• Revise as your ideas about concepts, subcomponents, linkages, and modify your map accordingly

  • Possibly add cross linkages (between different concept clusters).


Implementing cmaps

Implementing CMaps

  • For what purpose in your classroom?

    • suggestions by workshop attendees

  • When (within the course)?

    • suggestions by workshop attendees

  • Using what tools?

    • CMap Tools: cmap.ihmc.us (Institute for Human and Machine Cognition)

    • suggestions by workshop attendees


Scoring grading cmaps

Scoring / Grading CMaps

  • Novak & Gowin 1984:

    • Linkages (connecting verbs):1 pt each

    • Hierarchy Levels:5 pts each

    • Valid Cross Links:10 pts each

    • Examples (not hierarchies) 1 pt each

    • TOTAL (Novak & Gowin 1984): = L + H + VCL + E

  • Mostrom (2008) Additional Level of Complexity:

    • Qualitative Emphasis:5 pts each

      • concept box size; linkage line thickness; font characteristics

    • TOTAL (Mostrom 2008): = L + H + VCL + E + QE

  • CMap Tools: “Compare 2 CMaps” (“final” vs. “first”)


Additional grading scales for assessing cmaps

Additional Grading Scales for Assessing CMaps

Cañas, A. J., J. D. Novak, N. L. Miller, C. Collado, M. Rodriguez, M. Concepción C. Santana, &L. Peña. 2006.Confiabilidad de una taxonomìa topológica para mapas conceptuales. In A. J. Cañas, & J. D. Novak (Eds.), Concept Maps: Theory, Methodology, Technology. Proc. of the Second Int. Conference on Concept Mapping. Vol. I., pp. 153-161. San José, Costa Rica: Universidad de Costa Rica.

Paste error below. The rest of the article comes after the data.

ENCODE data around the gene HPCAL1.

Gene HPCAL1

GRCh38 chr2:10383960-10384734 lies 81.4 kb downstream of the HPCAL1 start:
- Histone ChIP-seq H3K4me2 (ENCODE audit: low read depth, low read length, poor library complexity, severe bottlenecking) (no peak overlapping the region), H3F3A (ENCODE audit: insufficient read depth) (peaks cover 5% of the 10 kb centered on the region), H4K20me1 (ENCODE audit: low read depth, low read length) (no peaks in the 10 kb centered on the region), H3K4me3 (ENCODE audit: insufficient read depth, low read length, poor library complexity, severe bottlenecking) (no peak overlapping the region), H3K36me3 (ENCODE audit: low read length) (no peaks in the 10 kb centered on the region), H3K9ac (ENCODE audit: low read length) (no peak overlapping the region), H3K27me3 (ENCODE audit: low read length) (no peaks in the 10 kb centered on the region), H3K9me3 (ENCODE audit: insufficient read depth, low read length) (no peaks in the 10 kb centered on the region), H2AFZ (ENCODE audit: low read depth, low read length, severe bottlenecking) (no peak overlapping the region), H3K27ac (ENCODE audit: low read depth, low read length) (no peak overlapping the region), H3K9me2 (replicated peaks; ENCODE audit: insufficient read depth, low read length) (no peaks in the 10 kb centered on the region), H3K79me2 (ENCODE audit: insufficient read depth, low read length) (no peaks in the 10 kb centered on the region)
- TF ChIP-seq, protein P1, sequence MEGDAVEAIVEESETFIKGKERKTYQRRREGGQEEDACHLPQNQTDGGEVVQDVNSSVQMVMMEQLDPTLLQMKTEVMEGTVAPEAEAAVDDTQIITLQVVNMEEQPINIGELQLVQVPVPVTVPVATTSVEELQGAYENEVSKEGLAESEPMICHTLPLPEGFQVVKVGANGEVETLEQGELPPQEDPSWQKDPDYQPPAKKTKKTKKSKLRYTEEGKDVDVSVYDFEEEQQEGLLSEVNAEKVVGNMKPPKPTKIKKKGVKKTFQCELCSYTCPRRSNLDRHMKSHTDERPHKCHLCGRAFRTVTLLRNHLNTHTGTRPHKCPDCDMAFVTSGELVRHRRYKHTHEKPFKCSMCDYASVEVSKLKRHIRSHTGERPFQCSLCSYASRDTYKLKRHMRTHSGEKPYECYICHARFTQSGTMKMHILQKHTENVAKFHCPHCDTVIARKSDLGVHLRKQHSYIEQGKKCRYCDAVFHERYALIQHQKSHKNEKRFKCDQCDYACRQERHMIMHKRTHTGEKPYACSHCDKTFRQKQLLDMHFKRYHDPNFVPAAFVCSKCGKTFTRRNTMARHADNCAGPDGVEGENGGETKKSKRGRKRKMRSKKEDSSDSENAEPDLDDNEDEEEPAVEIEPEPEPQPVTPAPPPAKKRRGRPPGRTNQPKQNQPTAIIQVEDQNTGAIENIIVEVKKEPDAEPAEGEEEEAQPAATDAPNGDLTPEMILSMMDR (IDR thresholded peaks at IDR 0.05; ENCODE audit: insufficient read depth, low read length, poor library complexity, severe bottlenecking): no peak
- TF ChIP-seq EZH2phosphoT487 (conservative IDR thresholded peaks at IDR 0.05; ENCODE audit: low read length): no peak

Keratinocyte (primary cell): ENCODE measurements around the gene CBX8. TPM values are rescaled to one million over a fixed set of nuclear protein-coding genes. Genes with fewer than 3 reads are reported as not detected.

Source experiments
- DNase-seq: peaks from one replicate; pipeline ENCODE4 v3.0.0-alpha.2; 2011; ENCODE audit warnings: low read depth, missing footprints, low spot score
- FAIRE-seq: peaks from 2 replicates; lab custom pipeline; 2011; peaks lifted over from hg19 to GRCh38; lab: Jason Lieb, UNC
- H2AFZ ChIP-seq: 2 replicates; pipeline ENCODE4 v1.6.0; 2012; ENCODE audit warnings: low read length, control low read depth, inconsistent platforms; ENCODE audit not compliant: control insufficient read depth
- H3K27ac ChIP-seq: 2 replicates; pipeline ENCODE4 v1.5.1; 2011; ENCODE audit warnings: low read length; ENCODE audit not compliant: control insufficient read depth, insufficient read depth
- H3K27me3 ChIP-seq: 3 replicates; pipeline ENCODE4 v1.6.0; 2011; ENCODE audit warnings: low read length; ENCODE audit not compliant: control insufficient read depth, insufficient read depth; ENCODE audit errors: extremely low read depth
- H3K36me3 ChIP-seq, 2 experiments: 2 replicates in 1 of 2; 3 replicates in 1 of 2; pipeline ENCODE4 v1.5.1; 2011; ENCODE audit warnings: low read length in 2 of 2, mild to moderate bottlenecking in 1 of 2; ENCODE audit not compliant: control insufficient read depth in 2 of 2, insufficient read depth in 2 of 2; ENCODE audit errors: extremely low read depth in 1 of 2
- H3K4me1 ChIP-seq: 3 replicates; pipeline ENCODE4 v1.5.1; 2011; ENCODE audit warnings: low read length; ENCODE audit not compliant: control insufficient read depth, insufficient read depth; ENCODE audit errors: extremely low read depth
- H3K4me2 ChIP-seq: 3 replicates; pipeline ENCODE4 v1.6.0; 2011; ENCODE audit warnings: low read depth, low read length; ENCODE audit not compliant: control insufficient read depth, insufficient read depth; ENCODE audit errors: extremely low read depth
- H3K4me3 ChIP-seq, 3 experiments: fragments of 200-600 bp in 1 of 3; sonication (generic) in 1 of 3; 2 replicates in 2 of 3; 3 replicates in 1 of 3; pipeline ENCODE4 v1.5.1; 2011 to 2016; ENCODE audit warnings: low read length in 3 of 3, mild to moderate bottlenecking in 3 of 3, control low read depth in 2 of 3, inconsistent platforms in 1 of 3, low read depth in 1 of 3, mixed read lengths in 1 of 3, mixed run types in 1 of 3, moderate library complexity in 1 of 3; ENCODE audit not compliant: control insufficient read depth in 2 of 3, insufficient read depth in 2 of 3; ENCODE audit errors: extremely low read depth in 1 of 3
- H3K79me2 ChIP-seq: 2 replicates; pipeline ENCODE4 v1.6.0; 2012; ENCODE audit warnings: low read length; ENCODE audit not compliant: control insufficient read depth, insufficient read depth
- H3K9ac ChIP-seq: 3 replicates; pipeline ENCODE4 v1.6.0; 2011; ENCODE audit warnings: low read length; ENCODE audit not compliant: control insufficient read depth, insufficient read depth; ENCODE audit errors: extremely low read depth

• Grading Scale: Topological Scale 0-6 (Translated)

    • Level 0: Concepts: lengthy; Linkages: lacking; Complexity: Linear

    • Level 1: Concepts: lengthy; Linkages: 1/2 with connecting verbs; Complexity: Linear (0 branches)

    • Level 2: Same as Level 1 except Complexity: 1-2 branches = “low”

    • Level 3: Concepts: concise; Linkages: all with connecting verbs; Complexity: 3-4 bifurcations = “moderate”; < 3 Hierarchy levels.

    • Level 4: Concepts: concise: Linkages: all with verbs: Complexity: 5-6 bifurcations = “high”; 3+ Hierarchy levels;

    • Level 5: same as Level 4 except add 1-2 cross-links

    • Level 6: same as level 4 except add > 2 cross-links


Additional grading scales for assessing cmaps continued

Additional Grading Scales for Assessing CMaps(continued)

  • Miller, N. L., & Canas, A.J. 2008. A semantic scoring rubric for concept maps: design and reliability. Proc. of the Third Int. Conference on Concept Mapping. (Eds A. J. Canas, P. Reiska, M. Ahlberg, & J.D. Novak). Tallinn, Estonia, & Helsinki, Finland.